He was loved by his people and will be deeply missed.
Quite how Mr Blair who claimed to reaches the conclusion that the brutal dictator of Saudi Arabia was “loved by his people” is unclear. For someone who still claims to have moved away from ideology to making evidence-based judgements, he seems stuck in the ideology not on this occasion of neoliberalism but of feudalism. Continue reading →
The Tory Party has decided to make public finances a key battleground for the election. Key supporters of austerity such as the FT’s economics editor Chris Giles have echoed that, arguing that the “defining battle of the 2015 general election [is] over borrowing and public spending“.
It is only possible to stake out political ground on the issue of public finances because of the distortions surrounding them. The level of government debt is rising. This is because the government is adding to its annual levels of debt stock with new public sector deficits. Continue reading →
The Chilcot Inquiry into the Iraq war (March-April 2003, nearly 12 years ago) was set up in 2009 and took public evidence from its last witness in 2011. The announcement yesterday that the report after 6 years on inquiry is being strung out until after the election this May is truly scandalous. Cameron has tried to wash his hands of it by saying that he is not responsible and the inquiry is independent doesn’t wash. He closed down the Gibson inquiry into alleged UK involvement in US rendition when it became clear that its revelations could be highly embarrassing to the UK authorities, so there is no question that he could set a time limit for the Chilcot inquiry if he really wanted to.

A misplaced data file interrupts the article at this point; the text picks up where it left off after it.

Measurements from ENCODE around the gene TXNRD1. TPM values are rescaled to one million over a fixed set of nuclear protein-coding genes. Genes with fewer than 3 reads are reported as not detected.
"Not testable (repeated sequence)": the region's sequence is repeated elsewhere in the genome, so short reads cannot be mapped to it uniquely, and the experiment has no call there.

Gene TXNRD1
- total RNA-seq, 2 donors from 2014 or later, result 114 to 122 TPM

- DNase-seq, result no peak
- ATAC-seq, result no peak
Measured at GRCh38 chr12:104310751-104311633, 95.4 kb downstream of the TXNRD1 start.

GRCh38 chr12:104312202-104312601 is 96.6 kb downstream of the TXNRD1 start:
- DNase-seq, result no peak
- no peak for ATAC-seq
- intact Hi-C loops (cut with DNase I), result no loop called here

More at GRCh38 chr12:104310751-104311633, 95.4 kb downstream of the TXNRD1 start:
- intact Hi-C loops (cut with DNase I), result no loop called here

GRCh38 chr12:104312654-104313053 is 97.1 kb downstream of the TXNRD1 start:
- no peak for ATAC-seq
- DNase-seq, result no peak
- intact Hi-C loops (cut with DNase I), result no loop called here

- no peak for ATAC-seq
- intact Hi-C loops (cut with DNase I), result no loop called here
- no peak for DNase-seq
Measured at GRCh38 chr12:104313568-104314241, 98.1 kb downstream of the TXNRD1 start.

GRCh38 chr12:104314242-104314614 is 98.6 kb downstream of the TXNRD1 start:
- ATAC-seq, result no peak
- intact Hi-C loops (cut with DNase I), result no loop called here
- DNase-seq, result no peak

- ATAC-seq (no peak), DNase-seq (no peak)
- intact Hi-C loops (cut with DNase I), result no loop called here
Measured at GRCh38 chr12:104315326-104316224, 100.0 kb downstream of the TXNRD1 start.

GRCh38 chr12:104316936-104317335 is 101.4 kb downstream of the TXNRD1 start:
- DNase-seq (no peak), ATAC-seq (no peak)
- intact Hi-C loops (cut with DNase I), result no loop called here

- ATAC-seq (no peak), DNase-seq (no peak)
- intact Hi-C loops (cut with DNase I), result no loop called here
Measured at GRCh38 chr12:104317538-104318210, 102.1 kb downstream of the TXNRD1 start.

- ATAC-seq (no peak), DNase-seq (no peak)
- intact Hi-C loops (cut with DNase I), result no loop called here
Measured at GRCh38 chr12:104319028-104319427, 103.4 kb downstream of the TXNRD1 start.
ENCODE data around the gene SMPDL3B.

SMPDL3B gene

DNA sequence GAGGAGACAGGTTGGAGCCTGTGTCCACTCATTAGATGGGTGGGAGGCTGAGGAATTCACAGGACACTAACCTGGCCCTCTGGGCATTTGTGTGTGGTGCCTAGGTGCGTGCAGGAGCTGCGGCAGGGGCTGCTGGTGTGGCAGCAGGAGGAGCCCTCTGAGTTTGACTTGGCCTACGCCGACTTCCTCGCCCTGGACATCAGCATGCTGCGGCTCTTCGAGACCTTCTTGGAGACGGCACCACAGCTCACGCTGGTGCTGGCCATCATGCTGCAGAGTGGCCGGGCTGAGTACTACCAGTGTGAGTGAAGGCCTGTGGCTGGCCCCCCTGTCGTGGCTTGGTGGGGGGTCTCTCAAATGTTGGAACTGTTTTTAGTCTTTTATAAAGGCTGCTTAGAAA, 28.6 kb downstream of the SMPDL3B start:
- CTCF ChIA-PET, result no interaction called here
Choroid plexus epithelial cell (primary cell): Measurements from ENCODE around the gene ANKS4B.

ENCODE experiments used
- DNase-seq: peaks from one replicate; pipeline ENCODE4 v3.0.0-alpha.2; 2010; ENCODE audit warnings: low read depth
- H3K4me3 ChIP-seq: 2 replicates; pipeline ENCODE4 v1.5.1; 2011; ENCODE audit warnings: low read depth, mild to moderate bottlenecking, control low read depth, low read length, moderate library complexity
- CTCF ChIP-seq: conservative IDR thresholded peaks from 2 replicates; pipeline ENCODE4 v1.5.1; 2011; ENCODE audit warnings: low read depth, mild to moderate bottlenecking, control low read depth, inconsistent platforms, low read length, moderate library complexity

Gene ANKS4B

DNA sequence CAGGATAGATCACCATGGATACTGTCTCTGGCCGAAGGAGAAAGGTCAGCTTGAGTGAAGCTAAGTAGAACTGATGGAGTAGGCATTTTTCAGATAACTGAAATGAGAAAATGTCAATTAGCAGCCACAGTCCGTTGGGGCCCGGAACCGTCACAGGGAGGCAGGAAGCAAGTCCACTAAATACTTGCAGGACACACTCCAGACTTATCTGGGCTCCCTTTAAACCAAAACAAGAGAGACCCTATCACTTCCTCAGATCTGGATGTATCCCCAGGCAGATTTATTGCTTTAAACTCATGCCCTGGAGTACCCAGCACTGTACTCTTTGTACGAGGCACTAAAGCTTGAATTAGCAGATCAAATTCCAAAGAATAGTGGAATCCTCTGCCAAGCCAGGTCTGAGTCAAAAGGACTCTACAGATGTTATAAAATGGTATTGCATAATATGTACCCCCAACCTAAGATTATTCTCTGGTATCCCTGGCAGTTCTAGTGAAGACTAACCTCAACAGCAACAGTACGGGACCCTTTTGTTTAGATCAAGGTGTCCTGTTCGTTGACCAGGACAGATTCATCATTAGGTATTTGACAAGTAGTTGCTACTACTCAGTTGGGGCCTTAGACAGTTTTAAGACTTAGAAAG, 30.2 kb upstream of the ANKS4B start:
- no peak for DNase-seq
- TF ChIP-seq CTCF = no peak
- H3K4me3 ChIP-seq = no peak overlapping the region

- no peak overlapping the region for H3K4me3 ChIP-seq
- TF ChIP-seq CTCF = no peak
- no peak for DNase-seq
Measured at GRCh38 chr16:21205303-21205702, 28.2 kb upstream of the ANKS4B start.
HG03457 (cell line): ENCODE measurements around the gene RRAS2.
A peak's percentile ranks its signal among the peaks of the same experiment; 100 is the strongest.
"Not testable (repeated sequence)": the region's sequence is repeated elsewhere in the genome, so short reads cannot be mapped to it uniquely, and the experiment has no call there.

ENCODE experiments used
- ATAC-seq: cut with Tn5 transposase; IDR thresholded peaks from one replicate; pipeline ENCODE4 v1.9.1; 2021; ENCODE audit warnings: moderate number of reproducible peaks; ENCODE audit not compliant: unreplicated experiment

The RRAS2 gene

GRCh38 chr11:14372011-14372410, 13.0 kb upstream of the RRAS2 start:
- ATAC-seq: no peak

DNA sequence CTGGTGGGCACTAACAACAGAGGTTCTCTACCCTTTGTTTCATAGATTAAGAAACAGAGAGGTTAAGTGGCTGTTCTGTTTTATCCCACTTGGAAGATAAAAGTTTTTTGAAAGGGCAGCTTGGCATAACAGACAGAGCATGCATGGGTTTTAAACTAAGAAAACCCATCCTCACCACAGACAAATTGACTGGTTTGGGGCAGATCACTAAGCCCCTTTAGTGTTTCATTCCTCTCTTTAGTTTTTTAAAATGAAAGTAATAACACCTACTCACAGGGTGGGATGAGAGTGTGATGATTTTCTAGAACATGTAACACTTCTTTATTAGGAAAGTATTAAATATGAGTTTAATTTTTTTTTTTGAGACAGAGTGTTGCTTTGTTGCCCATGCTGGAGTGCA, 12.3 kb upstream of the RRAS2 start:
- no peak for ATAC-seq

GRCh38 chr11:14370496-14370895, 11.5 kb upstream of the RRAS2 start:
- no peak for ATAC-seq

What makes it all the more scandalous is not that more time is needed to complete the report (it has been completed), but rather that those criticised in the report have been given the option of indefinitely delaying its publication as a result of being given prior access to what it says about them and then being allowed endlessly to prevaricate by haggling over every detail they don’t like. On a matter that affects the whole nation and has left an abiding imprint of deep shame, this is outrageous. Continue reading →
Greece goes to the polls this Sunday (25 January) and the anti-austerity party SYRIZA has been consistently ahead in the opinion polls for a number of months. A SYRIZA win would be a boost for all those opposed to austerity in Europe and beyond. The Greek economy has seen a devastating collapse, brought on by austerity policies as well as the efforts to pay off the debts incurred by bailing the banks and other speculators who lent to Greece. In the Guardian a number of economists have supported the letter below, which outlines some key economic demands on dropping the debt.
As economists, we note that the historical evidence demonstrates the futility and dangers of imposing unsustainable debt and repayment conditions on debtor countries; the negative impact of austerity policies on weakening economies; and the particularly severe effects that flow on to the poorest households.
We therefore urge the troika (EU, European Centra Bank and IMF) to negotiate in good faith with the Greek government so that there is a cancellation of a large part of the debt and new terms of payment which support the rebuilding of a sustainable economy. This settlement should mark the beginning of a new EU-wide policy framework favouring pro-growth rather than deflationary policies. Continue reading →